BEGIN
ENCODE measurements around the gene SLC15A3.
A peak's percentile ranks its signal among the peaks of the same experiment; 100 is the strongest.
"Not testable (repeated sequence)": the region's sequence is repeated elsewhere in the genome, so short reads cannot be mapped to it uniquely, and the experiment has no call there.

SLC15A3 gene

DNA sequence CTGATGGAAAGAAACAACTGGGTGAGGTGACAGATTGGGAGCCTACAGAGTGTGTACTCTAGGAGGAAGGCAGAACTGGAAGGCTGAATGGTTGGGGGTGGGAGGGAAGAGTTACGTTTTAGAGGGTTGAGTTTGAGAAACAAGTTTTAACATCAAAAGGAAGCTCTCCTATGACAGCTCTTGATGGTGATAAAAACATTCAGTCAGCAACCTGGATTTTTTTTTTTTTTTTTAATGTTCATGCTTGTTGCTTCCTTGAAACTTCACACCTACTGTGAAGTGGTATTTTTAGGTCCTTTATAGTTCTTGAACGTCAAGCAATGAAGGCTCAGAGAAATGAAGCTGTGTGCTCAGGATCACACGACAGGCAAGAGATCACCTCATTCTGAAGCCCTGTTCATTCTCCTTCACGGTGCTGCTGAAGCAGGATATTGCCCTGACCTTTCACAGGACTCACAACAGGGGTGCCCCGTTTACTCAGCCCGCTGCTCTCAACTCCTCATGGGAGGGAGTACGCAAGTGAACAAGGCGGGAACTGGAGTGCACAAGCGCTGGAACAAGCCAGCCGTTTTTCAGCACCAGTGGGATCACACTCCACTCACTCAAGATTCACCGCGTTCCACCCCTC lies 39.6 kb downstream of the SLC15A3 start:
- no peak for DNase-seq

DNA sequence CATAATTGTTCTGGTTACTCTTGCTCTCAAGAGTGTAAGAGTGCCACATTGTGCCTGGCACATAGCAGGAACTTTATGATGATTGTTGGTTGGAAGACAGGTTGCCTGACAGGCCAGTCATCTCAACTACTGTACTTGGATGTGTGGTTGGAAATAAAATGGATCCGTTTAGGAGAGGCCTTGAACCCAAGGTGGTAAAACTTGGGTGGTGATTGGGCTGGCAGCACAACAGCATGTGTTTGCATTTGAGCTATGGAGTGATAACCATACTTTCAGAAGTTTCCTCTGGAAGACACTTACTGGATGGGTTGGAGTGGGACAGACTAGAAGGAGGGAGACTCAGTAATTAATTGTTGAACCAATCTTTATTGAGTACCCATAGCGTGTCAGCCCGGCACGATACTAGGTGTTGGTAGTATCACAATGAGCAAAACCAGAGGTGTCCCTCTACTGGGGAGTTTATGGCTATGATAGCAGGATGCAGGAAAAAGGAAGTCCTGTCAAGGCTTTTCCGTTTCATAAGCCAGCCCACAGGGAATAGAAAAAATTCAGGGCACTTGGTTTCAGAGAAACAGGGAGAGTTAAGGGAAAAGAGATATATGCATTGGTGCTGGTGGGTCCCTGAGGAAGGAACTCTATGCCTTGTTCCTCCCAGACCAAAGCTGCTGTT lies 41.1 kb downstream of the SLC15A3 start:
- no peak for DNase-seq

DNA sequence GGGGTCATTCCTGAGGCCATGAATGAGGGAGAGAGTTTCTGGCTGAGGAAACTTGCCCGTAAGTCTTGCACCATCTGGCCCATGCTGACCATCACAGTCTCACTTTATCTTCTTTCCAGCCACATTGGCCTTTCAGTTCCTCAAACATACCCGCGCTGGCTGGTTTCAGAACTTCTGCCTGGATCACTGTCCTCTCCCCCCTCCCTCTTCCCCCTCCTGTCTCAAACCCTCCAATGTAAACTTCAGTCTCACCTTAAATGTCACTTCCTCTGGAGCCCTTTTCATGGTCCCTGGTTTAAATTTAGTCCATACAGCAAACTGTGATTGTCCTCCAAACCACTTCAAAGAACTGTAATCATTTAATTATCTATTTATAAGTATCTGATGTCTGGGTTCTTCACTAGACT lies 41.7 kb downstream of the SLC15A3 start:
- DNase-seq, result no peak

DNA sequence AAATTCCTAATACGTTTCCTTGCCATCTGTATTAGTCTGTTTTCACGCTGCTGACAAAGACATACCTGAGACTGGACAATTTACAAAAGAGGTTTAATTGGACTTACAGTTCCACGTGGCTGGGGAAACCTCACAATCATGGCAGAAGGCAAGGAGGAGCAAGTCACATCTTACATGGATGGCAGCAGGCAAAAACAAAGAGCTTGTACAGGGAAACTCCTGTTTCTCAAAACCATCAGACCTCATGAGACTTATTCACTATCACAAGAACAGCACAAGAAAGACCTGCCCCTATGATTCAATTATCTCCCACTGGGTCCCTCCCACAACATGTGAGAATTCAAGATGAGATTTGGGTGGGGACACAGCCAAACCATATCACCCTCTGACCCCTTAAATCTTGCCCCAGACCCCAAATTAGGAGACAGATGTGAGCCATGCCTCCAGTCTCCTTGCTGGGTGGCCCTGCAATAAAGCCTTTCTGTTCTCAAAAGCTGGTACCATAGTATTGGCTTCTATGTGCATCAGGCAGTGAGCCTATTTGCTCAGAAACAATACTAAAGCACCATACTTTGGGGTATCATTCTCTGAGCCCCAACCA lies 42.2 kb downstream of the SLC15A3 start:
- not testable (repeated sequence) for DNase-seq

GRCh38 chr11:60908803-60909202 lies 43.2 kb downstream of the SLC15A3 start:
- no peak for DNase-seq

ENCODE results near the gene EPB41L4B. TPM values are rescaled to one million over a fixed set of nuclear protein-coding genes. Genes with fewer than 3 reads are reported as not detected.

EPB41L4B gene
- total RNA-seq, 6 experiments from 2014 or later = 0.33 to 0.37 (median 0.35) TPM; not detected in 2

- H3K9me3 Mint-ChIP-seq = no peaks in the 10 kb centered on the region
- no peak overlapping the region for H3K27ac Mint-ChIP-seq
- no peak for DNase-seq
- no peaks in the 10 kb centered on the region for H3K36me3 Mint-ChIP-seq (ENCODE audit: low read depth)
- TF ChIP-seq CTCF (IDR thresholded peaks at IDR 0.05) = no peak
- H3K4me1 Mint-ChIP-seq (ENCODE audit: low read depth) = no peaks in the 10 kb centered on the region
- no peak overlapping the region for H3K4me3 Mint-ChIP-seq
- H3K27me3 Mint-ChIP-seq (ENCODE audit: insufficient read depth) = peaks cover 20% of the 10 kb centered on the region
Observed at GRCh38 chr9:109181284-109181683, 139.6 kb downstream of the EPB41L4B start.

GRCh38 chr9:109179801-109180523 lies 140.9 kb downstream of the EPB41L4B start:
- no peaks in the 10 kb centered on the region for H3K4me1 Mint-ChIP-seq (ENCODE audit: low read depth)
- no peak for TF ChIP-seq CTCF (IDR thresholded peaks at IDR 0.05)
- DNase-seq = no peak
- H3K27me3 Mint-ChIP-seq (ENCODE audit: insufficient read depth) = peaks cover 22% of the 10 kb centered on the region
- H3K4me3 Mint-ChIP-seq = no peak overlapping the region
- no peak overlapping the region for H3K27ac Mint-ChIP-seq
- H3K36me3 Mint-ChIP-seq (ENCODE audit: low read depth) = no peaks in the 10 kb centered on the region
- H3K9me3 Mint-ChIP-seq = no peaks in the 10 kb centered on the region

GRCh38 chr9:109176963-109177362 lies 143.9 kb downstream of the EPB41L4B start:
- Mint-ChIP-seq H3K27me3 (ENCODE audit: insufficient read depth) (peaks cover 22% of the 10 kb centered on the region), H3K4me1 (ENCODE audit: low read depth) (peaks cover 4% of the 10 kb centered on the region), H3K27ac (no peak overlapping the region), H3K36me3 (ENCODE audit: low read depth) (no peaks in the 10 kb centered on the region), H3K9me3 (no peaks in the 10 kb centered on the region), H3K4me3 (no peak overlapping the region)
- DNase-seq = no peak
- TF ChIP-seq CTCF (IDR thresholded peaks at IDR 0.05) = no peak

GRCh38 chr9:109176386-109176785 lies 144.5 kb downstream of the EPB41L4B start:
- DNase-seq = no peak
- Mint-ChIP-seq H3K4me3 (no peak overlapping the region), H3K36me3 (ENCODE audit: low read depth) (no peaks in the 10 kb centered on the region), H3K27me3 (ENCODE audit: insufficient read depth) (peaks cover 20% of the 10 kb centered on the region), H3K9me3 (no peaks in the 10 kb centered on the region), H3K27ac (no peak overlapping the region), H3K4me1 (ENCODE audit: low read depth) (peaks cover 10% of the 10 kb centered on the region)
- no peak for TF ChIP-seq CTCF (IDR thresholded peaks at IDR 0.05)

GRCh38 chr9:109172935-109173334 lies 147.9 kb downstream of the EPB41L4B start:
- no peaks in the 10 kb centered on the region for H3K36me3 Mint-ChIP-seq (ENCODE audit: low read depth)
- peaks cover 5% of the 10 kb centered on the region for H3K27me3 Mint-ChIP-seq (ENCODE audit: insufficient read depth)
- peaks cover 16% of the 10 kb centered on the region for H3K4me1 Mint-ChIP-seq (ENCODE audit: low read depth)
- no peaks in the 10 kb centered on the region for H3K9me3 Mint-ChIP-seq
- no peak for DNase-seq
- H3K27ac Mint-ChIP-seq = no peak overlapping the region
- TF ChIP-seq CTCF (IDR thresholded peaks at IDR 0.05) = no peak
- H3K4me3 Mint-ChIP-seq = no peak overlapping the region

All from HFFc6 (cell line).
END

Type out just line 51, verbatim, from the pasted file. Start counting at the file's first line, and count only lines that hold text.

- TF ChIP-seq CTCF (IDR thresholded peaks at IDR 0.05) = no peak